Before coming to Wharton, Andrew Boysen worked at a technology company experiencing rapid growth and change. In order to get up to speed quickly with each new team or project, he turned to academic research to shorten the learning curve.
“Eventually I decided that I would rather produce research, and answer some of my own questions, than simply be a consumer of it,” Andrew said.
Faculty and Location Put Wharton Above the Rest
Andrew came to the program with a lot of different questions, and a lot of uncertainty about how exactly he wanted to answer those questions. A lot of PhD programs in management or strategy take a single-discipline approach to answering questions, whether relying primarily on economics or sociology, and his applied undergraduate studies and varied professional background didn’t give him a clear picture of which of those approaches would be best for him.
“The breadth of faculty in my department really gave me an opportunity to learn about and explore different approaches, while allowing me the time to figure out who exactly I wanted to be as a scholar,” he said. “On top of the great fit, I was also moving with my spouse, and the very reasonable stipend and cost of living in Philadelphia were also a big draw.”
Making the Transition to Academic Life
Andrew found some changes much easier than he expected. He and his wife sold their house, and his income fell by more than two-thirds. “This was one of his bigger concerns about returning to school, but it was actually a very smooth transition,” he said. “Students in the program are able to live in quality housing while still enjoying the great food this city offers, and even traveling for the occasional vacation.”
Andrew has also seen a major change in his outlook on life. “People constantly develop theories about the world around them, but don’t always recognize this fact, or think about how to test those theories,” he said.
“Whether we’re talking about the best ice cream in town, or diminishing returns to better lodging during conferences, I start with the premise that it’s an empirical question. Then we can discuss the assumptions behind beliefs, and think about whether and how to test those assumptions. Fortunately, this is a community where that’s not too weird, and can be really fun.”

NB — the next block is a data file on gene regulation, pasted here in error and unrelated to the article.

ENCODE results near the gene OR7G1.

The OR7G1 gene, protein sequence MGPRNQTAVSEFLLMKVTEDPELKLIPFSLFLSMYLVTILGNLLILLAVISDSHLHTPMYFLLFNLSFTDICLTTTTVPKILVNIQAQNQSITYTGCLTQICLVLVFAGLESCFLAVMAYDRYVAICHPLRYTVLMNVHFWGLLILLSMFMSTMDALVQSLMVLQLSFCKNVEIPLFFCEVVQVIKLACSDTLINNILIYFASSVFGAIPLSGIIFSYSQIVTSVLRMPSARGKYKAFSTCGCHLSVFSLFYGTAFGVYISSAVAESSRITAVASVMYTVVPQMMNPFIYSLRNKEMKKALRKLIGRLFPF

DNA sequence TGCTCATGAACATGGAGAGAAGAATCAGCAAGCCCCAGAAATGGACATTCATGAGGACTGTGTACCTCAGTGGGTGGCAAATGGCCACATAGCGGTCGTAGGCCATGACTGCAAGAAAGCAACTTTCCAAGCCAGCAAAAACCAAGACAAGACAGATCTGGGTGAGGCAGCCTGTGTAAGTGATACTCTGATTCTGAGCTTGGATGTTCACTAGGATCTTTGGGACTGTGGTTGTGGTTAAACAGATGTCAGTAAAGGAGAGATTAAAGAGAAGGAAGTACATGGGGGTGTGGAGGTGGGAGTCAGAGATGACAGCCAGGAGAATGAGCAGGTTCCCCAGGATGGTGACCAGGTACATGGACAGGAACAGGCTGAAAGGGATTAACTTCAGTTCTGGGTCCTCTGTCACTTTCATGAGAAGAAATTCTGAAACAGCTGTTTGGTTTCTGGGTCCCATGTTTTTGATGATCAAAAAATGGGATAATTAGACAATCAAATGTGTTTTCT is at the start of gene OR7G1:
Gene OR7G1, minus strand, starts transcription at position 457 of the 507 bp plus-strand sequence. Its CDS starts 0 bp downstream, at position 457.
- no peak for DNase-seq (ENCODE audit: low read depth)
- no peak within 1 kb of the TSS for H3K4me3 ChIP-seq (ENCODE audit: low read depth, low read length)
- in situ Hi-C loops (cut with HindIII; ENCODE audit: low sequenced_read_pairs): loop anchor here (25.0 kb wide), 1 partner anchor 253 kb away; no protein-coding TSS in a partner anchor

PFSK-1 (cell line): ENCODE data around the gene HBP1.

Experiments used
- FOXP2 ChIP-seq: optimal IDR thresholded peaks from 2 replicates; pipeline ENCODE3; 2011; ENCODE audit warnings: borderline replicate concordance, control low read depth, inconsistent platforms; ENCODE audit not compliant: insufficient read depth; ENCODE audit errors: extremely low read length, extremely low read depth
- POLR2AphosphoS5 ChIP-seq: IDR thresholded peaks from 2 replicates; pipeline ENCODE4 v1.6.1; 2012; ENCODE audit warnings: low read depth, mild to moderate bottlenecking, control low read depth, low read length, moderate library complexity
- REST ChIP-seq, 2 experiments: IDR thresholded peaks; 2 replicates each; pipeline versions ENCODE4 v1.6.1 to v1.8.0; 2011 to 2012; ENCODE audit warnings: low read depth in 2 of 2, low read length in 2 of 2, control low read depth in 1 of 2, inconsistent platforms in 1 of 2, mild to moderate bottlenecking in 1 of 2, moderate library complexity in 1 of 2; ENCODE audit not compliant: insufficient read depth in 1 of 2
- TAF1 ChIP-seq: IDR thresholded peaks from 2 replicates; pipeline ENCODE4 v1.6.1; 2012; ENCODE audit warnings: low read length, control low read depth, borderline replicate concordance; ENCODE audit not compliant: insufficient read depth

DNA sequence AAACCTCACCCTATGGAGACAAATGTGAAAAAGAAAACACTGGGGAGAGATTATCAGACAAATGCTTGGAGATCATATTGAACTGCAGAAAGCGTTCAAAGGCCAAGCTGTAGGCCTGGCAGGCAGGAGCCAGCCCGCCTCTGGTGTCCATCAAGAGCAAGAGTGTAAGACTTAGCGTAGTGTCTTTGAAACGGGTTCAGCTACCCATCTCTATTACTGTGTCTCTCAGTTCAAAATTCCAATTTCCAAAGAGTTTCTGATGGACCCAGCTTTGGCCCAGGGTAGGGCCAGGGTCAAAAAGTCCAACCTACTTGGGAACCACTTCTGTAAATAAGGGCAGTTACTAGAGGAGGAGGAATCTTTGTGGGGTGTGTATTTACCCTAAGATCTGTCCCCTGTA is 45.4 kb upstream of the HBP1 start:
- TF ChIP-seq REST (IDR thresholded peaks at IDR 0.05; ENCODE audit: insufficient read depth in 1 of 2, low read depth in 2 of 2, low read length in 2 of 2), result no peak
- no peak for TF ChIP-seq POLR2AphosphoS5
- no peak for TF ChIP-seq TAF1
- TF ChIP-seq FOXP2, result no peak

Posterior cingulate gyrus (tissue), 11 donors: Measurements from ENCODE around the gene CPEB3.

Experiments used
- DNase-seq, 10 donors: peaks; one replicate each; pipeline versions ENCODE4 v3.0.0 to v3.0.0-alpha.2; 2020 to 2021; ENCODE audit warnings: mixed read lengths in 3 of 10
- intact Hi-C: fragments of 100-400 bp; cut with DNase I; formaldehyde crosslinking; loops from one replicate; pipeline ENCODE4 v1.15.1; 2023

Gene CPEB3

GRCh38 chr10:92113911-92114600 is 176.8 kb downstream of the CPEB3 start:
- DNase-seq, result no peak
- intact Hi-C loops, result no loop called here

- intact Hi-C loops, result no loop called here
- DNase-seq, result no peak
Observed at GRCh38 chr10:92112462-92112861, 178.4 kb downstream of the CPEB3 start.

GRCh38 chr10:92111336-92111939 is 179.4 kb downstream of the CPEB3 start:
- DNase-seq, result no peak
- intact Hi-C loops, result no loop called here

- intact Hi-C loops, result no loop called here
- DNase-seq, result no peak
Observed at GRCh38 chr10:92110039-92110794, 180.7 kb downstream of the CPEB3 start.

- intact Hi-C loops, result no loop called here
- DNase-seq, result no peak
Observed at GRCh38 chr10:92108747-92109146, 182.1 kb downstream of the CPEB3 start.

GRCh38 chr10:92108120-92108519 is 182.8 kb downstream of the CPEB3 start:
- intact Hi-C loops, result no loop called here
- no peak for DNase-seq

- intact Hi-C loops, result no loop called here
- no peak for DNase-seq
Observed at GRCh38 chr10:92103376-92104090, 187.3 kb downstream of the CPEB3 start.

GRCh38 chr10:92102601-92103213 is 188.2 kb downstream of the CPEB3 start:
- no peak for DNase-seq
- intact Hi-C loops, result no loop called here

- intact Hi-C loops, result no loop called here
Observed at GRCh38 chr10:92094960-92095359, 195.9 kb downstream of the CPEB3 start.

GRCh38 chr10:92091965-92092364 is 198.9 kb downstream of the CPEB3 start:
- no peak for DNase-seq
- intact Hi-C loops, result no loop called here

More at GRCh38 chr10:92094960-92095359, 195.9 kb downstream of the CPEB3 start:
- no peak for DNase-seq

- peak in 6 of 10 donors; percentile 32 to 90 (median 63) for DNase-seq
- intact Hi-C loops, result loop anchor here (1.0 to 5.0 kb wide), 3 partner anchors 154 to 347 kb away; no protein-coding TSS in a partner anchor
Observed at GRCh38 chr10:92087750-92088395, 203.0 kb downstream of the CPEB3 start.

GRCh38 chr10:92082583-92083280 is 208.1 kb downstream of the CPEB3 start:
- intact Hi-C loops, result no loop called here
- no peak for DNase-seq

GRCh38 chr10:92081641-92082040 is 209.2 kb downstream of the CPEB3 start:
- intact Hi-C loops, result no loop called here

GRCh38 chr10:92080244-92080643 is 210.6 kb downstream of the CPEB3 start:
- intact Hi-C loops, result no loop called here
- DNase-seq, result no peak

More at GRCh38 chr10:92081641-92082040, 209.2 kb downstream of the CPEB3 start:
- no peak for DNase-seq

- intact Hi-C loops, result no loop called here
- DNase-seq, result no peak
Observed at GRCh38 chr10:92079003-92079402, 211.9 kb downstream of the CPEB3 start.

Bringing Work Experience into Research and Teaching
While Andrew is interested in technology strategy and innovation, he comes from a background in enterprise technology and is studying competition in consumer technology for his dissertation. “Right now my background serves primarily as a reality check on the potential boundary conditions of the theories I am building,” he said. “When looking at competition between substitute technologies, I make sure to think about what might change if marginal costs were very low, or switching costs very high.”
In Andrew’s work as a teaching assistant, there is a lot of interest in technology competition and high tech industries in the classroom. “My work experiences really help me pull out examples of concepts that people can connect with, and also allow me to speak about the messiness and complexity of life in organizations, which can’t be ignored when thinking about how to apply textbook strategies to the real world,” he said. “I’ve really had a lot of fun discussing various ideas with students, and I hope my experiences have been valuable for them as well.”
Collaborative Relationships and Exceptional Resources
Andrew has taken advantage of the wide-ranging resources within Wharton and across the University, but Wharton Computing’s Research IT team is one of his favorites. “It provides access to data and high-powered computing resources that are invaluable for my work,” he said. “Using the high performance computing cluster, I can run computational models or analyze large data sets that might take substantially more time or even be impossible on my personal computer.”
The faculty at Wharton have been the real highlight of the program for Andrew. “I have a very supportive committee and advisor, but the openness and helpfulness of everybody else is perhaps even more surprising,” he said. “They’re always willing to take time to discuss research ideas, provide advice on life in academia, or just talk about what is going on in life, despite not having any formalized relationship with me.”
Andrew has also had a great experience working with his committee. Andrew said that even though his advisor Prof. Daniel Levinthal is very well known in the field, has additional responsibilities within the department, and even started a new academic journal, he still always had time for him. “At conferences people often speculate that it must be challenging to get on his calendar, but we have often met multiple times a week if that was necessary for me to keep pushing forward,” he said. “Across the board, his committee is filled with brilliant caring people, who will do whatever it takes to help me push my ideas and develop my research to its maximum potential.”
Posted: August 31, 2016